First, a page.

Visiting the doctor was never a matter of a "general checkup." I was always sick again before six months went by. I became contemptuous of doctors by the age of ten, which was the age where I got mono a second time.
I remember at least three different occasions (and there were likely many others I don't remember) where I was sitting in the car ready to go be driven to school and telling my mother that I wasn't sure I was up to going to school. These times were sometimes out of the blue, and sometimes after being out of school for a while and still recovering.
Sometimes my mother's response was to say, "No, you're going to school today," but most of the time she gave me this choice: "You're going to school or you're going to the doctor." Whenever she asked this I sighed and thought long and hard because I felt like going to the doctor was a waste of time and energy. Later I concluded that it was also a waste of money.
Often a trip to the doctor resulted in the doctor concluding that there was "nothing wrong" with me. Despite a 100 degree fever, excessive sweating, extreme fatigue, and a runny nose, the test results showed that I was perfectly normal. The swab in the back of the throat, the check of the ears, the check of my blood-pressure (which was usually just a little lower than it ought to be), the listening to my lungs, etc... always normal.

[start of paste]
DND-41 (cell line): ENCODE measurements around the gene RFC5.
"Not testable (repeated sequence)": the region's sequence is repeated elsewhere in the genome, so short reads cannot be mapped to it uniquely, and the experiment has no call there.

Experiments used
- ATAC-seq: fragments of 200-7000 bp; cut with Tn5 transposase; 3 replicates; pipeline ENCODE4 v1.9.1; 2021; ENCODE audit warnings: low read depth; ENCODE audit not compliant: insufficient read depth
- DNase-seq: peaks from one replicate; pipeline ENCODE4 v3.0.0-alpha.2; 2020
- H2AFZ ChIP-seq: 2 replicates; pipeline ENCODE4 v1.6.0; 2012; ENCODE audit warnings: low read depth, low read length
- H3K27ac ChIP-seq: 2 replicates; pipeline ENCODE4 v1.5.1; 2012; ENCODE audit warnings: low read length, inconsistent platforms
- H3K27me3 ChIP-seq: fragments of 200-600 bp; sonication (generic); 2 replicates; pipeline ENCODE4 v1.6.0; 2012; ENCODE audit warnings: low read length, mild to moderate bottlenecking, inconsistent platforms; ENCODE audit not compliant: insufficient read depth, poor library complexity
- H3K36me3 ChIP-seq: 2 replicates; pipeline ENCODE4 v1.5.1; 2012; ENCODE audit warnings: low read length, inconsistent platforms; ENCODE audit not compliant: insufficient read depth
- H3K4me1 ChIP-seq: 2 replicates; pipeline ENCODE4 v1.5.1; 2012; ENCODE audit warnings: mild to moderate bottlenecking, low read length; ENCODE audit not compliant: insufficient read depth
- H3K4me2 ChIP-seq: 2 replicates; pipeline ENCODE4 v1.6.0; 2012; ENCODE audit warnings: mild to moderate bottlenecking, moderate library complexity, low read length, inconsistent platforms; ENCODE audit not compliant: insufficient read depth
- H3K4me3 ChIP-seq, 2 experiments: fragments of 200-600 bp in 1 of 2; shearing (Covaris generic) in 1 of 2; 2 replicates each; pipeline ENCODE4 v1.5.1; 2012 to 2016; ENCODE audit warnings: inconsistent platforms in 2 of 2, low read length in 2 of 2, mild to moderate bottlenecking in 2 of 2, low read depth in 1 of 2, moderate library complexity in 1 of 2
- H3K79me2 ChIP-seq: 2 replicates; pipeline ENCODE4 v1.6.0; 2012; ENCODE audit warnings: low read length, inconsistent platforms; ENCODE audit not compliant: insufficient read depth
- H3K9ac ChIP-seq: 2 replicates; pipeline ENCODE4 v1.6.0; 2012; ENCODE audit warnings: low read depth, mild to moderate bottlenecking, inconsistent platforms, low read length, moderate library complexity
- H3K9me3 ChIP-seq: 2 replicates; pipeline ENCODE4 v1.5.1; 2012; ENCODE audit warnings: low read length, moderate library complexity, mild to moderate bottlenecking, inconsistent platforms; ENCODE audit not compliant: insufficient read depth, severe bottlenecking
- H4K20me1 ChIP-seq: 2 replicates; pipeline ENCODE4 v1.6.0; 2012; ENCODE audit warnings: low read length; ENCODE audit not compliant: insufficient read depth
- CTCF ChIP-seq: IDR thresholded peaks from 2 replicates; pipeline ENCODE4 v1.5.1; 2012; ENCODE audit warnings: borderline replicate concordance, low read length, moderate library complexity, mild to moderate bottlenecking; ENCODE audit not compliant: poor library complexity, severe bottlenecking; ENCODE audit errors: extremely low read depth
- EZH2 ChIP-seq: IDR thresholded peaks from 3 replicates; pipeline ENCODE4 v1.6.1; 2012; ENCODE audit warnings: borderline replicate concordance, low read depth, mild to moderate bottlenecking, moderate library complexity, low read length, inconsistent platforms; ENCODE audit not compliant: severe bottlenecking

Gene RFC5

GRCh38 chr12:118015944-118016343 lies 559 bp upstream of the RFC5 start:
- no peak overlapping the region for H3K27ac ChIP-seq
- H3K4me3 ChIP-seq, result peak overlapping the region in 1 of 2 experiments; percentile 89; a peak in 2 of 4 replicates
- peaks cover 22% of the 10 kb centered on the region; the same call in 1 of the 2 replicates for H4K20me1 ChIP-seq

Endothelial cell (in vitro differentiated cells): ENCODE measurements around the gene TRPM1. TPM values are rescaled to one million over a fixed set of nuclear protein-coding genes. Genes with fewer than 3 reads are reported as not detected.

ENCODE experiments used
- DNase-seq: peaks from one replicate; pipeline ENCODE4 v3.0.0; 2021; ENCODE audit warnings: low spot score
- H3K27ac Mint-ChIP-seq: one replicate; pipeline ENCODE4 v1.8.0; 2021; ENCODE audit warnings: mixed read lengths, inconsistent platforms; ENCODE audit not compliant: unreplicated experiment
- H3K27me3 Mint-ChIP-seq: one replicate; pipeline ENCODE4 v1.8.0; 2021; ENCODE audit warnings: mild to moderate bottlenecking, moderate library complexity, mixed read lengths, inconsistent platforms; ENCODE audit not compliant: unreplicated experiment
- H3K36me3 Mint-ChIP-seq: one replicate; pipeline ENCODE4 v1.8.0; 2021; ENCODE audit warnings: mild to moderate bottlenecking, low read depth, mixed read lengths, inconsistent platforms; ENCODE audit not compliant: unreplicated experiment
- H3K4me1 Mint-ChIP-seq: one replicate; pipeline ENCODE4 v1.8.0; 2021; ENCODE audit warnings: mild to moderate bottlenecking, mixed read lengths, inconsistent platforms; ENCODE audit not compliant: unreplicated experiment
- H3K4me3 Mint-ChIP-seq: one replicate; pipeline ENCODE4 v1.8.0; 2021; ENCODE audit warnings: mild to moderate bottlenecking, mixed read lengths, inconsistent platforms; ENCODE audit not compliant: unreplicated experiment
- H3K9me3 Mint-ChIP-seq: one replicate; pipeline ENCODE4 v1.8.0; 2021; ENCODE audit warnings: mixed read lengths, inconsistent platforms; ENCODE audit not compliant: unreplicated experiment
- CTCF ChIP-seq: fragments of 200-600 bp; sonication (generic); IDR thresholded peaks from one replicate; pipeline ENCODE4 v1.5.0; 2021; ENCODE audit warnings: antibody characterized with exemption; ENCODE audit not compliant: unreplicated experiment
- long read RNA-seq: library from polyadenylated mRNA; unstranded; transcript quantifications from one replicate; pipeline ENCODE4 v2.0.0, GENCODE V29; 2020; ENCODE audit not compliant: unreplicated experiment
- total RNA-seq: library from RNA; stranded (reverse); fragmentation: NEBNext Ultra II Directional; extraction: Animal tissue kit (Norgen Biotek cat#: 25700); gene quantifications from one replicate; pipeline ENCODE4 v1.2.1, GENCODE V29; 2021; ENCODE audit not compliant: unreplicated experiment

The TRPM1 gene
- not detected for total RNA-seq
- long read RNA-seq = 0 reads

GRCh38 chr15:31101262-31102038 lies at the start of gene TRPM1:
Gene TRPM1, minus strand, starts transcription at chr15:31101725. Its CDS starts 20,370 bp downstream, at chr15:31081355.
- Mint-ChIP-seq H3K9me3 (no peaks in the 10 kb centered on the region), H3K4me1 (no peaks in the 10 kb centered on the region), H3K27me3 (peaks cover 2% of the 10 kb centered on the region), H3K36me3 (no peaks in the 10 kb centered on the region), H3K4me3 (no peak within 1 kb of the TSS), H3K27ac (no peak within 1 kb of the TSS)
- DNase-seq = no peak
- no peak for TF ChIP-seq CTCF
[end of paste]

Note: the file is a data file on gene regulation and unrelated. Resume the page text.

But did that mean I felt normal? Did I have the energy to run and play and learn?
Not in the least!
But somehow doctor after doctor did nothing but shrug his shoulders.
While I know today that some doctors take their profession seriously and very knowledgeable beyond and within their curriculum, as a child I lost all respect for the profession and despised them for not being able to help me. Today, of course, I simply don't judge a person by their degree or lack thereof.
Except for the mono, and repeated strep throat... The diagnosis: normal.
Because I was sick so often I became acquainted with many different cough medicines, antibiotics, decongestants, nasal sprays, vitamins, and so on. I discovered at the age of ten that benadryl made me sleepy.